Those who own large amounts of property or land also find them incredibly effective in watching for invasive animals and predatory threats. Monoculars, particularly night vision monoculars, can be used to track and monitor populations of feral hogs, coyotes, wolves, and more, which can make them highly valuable for those with livestock.


Boating involves being constantly aware of your surroundings, particularly in relation to obstacles and hazards such as land or other vessels. Having a monocular can be a crucial improvement over unaided vision and can help keep the vessel and its occupants safer while navigating larger waterways.

Military Operations

Monoculars are used in countless applications by the military, particularly in night operations. The lower weight and smaller size make them more efficient than binoculars in situations where three-dimensional vision isn’t necessary. Monoculars with night vision capabilities and range-finder features are incredibly common in team loadouts.

Advantages of monocular night vision

Among the many benefits of monocular night vision, some of the most commonly cited include:

  •       The smaller size of a monocular makes it much more portable and easier to handle than night vision binoculars.
  •       The single lens assembly is frequently larger than comparable binocular lens assemblies, providing a larger, clearer image.
  •       The focus adjustments on a monocular are often incredibly easy, making them highly user-friendly in the field.
  •       A monocular provides an easier and more affordable night vision solution than other binocular night vision solutions.
  •       When using night vision, your eyes will become fatigued, and using a monocular will allow you to switch eyes frequently. This reduces fatigue as well as helps preserve natural vision in the resting eye.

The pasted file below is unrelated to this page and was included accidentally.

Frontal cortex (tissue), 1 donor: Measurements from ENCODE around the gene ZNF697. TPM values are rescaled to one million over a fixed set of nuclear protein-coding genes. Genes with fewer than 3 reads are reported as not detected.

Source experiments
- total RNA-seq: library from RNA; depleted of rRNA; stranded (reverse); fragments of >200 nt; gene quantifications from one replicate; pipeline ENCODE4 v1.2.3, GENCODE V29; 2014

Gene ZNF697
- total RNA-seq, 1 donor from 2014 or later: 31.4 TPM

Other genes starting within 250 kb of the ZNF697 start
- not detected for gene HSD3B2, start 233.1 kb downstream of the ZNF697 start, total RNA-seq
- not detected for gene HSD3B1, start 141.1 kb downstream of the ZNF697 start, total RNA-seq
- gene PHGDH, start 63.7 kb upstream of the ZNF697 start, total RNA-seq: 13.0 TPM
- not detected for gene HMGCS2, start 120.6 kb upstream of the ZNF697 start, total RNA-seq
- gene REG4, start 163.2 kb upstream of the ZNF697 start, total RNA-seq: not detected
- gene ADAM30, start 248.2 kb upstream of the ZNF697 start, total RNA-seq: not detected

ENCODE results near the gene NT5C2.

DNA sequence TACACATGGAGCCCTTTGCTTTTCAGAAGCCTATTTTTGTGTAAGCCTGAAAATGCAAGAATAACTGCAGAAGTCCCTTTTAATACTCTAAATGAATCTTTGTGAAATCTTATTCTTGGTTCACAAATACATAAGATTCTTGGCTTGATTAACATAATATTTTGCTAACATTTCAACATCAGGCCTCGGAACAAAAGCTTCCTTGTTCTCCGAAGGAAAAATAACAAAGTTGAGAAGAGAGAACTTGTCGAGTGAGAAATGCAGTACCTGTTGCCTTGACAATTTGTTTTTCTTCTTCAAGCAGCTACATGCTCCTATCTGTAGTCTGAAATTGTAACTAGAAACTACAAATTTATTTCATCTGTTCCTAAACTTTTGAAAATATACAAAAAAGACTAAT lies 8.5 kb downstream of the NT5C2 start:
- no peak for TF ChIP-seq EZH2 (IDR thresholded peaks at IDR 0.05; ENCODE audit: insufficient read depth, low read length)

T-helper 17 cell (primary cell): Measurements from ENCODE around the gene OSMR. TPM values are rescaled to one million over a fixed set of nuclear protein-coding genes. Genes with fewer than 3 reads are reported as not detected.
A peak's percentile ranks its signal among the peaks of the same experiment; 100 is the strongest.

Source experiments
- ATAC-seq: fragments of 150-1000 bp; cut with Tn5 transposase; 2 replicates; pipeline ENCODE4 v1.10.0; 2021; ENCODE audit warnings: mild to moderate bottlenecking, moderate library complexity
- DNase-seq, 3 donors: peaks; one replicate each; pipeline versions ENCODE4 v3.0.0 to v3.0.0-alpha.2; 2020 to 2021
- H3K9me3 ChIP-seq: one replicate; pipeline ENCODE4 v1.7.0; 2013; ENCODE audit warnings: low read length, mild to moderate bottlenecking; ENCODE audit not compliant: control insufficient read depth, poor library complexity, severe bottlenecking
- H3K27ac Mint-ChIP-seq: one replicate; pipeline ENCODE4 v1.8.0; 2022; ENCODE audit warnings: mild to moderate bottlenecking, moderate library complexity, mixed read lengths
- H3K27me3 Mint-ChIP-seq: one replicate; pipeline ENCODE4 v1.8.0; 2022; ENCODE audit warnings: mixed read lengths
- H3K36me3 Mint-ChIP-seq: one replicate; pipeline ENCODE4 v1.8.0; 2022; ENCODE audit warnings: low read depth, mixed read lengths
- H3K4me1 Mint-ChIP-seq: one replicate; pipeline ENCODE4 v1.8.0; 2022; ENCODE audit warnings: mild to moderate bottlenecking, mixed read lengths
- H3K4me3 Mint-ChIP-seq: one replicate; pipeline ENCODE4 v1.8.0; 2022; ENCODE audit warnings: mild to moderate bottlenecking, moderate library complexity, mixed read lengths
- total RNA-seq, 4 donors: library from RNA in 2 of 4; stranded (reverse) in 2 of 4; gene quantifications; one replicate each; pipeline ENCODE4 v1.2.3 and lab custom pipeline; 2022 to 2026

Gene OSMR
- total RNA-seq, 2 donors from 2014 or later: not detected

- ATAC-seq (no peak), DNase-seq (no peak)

•       Monocular night vision helps preserve some of your peripheral vision for emergencies.
  •       A night vision monocular affords the user a much greater ability to multitask than focusing both eyes on an equivalent binocular.
  •       Many digital night vision monoculars can be mounted to a weapon and used as, or in conjunction with, conventional scopes.

Disadvantages of monocular night vision

While there are some distinct disadvantages of using night vision monoculars, they tend to be relatively minor and few in number. Here are some of the drawbacks of monocular night vision:

  •       With a night vision monocular, the field of vision tends to be more narrow than binocular counterparts, which can pose a hazard in potentially dangerous situations.
  •       Since there is only one lens assembly, monocular night vision only gives the user a two-dimensional image, and in some situations, that lack of depth perception can be undesirable.
  •       The lack of depth perception can be confusing to some since larger objects will appear or be perceived to be closer than smaller objects.